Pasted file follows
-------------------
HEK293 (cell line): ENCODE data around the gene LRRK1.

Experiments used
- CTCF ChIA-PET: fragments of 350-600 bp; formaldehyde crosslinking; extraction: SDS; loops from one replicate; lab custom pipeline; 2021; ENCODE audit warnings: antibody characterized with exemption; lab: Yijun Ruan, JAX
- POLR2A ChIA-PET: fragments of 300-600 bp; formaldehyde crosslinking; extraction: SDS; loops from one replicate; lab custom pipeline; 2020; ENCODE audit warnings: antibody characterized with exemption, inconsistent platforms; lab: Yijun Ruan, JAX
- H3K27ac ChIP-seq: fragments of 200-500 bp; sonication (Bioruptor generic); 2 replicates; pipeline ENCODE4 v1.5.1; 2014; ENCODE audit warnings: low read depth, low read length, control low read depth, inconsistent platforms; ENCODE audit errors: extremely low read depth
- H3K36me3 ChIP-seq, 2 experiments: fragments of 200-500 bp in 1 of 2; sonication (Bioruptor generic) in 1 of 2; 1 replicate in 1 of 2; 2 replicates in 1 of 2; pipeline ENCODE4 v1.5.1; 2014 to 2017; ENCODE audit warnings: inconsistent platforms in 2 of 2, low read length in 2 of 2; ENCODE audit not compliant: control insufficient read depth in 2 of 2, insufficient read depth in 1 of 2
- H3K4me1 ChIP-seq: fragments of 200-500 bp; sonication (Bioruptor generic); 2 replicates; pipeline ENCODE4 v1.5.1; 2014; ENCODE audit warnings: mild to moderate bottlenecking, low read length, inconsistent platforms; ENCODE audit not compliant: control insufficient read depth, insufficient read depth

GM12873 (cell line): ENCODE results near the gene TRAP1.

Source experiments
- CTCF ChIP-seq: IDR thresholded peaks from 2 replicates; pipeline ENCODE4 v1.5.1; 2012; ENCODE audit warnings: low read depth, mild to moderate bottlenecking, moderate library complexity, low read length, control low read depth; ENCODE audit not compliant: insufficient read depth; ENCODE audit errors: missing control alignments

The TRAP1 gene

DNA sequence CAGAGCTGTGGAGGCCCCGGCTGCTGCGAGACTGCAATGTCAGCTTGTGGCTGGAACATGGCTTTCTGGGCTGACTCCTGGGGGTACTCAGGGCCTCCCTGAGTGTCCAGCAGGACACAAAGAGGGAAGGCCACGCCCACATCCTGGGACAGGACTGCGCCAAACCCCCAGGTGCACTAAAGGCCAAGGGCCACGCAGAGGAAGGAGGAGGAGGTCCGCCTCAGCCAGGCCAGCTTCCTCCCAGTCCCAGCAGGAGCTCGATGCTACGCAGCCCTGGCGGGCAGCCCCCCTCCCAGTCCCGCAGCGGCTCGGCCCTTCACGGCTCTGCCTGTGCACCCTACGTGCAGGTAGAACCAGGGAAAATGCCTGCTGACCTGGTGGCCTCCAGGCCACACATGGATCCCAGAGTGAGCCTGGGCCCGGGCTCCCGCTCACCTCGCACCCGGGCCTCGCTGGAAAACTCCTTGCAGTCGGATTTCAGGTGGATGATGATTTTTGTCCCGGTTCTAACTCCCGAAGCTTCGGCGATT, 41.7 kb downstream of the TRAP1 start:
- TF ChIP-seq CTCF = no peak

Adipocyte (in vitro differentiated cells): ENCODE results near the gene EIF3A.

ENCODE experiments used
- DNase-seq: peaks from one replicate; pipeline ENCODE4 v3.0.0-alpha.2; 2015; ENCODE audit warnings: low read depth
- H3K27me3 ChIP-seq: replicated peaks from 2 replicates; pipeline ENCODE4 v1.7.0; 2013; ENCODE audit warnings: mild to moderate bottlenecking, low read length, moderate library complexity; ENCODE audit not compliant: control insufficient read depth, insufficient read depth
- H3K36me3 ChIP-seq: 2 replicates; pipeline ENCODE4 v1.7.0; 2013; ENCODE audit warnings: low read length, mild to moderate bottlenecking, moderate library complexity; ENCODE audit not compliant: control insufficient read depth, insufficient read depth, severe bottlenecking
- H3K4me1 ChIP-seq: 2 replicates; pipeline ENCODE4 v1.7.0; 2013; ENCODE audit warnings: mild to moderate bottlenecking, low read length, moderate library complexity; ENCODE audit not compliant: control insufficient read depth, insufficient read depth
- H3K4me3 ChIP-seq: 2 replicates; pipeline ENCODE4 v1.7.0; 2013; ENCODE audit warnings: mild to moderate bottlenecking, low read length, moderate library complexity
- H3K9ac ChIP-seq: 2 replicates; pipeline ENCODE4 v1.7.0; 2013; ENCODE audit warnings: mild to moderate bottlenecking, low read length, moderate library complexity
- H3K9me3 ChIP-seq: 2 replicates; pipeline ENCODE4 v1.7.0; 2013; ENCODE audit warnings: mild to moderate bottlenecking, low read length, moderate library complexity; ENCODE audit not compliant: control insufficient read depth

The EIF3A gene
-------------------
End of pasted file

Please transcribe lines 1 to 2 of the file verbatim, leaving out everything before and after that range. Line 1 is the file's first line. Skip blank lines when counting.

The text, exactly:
HEK293 (cell line): ENCODE data around the gene LRRK1.

Experiments used